• Plaintiffs’�Lawsuit�Is�a�Case�of�“Sour�Grapes” : IAC/MTCH argue that the $3B valuation in 2017 was the result of a rigorous,
contractually-defined valuation process that involved two independent global investment banks. According to a statement that IAC/
MTCH released shortly after the Complaint was filed, “Mr. Rad (who was dismissed from the company a year ago) and Mr. Mateen (who
has not been with the company in years) may not like the fact that Tinder has experienced enormous success following their respective
departures, but sour grapes alone do not a lawsuit make.”

• There�Was�Nothing�Improper�About�the�2017�Valuation�Process: IAC/MTCH assert there was nothing improper about replacing Sean
Rad with Greg Blatt as Tinder CEO -- �the truth is that Rad was replaced as CEO because he lacked the ability to manage a multibillion-
dollar company.� IAC/MTCH further claim that Sean Rad and his lawyers specifically negotiated to have two banks (approved by
Sean Rad) establish an independent valuation of Tinder . Plaintiff Rad also worked with Jefferies Financial Group to advocate for a
Tinder valuation as high as $12B. IAC/MTCH assert that Sean Rad and his advisers participated in the valuation process “from start to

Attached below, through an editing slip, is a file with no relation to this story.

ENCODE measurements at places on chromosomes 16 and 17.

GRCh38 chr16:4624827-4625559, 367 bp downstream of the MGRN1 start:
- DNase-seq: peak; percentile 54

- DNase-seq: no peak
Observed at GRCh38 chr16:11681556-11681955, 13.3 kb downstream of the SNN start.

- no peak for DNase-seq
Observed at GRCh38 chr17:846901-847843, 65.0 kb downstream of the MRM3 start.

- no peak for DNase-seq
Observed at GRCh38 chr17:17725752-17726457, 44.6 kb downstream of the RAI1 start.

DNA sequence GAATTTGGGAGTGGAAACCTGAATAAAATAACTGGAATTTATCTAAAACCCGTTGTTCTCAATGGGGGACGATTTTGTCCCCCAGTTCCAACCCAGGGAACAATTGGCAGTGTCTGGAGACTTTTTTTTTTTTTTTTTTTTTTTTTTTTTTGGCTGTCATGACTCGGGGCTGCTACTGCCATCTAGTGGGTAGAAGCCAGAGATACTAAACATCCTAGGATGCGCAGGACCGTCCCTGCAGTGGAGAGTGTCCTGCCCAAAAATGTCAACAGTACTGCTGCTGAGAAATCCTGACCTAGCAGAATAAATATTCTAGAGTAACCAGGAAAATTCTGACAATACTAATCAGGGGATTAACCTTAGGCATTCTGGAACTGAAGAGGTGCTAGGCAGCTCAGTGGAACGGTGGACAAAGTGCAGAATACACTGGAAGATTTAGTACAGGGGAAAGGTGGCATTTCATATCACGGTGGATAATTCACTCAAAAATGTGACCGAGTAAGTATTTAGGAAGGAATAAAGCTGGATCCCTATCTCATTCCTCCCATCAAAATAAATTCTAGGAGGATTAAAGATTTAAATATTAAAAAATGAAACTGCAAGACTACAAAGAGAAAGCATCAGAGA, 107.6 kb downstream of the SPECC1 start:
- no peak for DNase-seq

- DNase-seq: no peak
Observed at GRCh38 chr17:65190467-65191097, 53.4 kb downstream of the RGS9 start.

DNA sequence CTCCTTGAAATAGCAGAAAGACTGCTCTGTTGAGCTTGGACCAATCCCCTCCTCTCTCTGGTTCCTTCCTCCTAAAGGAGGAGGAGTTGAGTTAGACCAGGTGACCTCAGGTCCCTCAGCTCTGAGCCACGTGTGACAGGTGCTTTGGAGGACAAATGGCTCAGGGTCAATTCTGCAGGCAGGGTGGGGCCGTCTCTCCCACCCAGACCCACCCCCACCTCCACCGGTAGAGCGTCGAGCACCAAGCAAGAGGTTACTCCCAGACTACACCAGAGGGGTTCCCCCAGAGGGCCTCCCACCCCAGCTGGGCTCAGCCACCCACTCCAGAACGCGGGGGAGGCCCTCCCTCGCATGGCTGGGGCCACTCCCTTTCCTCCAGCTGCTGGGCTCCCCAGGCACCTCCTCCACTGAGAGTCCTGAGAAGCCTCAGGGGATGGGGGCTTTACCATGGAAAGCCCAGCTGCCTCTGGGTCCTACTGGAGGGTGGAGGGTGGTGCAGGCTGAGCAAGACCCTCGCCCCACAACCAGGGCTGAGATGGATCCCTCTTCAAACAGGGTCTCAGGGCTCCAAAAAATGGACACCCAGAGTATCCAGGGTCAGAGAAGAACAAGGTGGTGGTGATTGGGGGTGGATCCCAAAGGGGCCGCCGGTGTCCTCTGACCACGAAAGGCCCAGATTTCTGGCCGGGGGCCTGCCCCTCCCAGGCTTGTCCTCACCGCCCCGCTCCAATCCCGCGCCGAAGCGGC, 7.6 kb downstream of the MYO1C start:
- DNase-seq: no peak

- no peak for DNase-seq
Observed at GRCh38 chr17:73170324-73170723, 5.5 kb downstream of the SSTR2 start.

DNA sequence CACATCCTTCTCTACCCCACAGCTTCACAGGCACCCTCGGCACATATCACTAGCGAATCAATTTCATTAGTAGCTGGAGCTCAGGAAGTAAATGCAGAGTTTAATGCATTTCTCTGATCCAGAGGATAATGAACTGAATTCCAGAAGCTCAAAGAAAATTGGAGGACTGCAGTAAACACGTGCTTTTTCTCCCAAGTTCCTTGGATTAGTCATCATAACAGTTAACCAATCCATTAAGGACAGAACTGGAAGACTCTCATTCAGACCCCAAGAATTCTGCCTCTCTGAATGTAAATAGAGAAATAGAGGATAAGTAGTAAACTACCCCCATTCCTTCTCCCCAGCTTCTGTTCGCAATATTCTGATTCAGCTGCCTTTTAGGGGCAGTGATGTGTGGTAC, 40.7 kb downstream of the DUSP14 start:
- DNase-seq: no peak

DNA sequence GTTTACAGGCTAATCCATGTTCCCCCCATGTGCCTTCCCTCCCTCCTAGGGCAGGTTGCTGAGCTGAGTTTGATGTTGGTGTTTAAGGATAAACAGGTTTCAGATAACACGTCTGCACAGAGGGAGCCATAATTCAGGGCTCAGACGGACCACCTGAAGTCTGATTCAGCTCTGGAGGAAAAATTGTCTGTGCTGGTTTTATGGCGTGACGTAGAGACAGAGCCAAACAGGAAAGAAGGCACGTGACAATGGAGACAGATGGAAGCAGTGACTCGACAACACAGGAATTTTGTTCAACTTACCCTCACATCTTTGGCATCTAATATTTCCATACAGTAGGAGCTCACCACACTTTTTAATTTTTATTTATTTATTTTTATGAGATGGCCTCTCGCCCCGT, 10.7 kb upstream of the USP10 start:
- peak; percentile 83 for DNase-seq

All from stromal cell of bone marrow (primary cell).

finish, attending virtually every meeting with the banks over the course of eight weeks, and vigorously advocating for a higher Tinder
valuation.” Under that process, Barclays and Deutsche Bank, two leading investment banks, considered the views of Rad and IAC/
MTCH and determined that Tinder was worth $3B, the same amount that was used to value Plaintiffs’ Tinder options. Additionally,
while Plaintiffs complain about certain “secret” internal projections for Tinder, IAC/MTCH assert those projections were shared with
Plaintiff Rad in 2017 by James Kim (former Tinder director of finance and one of the original plaintiffs who dropped out/is now pursuing
arbitration). Thus, that information was part of what Rad presented to the banks during the valuation process and was taken into
consideration as part of the banks’ $3B valuation. Furthermore, the document Plaintiffs rely on for their assertion that MTCH valued
Susquehanna Financial Group, LLLP

Tinder between $7.05B and $11.75B comes from a �pitch deck� for potential Tinder employees -- which contains hypothetical growth
scenarios that were unrealistic at the time of the 2017 valuation. �Tellingly, Rad never even thought to provide the pitch deck to the
banks during the valuation process because he knew it did nothing to support his arguments.�

• No�One�Anticipated�the�Growth�Tinder�Was�Going�to�Have: While Plaintiffs complain about IAC/MTCH’s $454M Tinder revenue

projection for 2018, IAC/MTCH highlight that at the time of the 2017 valuation, Plaintiff Rad himself projected 2018 Tinder revenue
at only $503M. “No one at the time, including Rad, anticipated that Tinder would achieve 2018 revenue anywhere approaching
$800 million.” In addition, IAC/MTCH highlight that the 2018 revenue projections of $800M from August 2018 were developed more
than a year after the 2017 valuation. Furthermore, while Plaintiffs fault IAC/MTCH for projecting in 2017 that Tinder revenue growth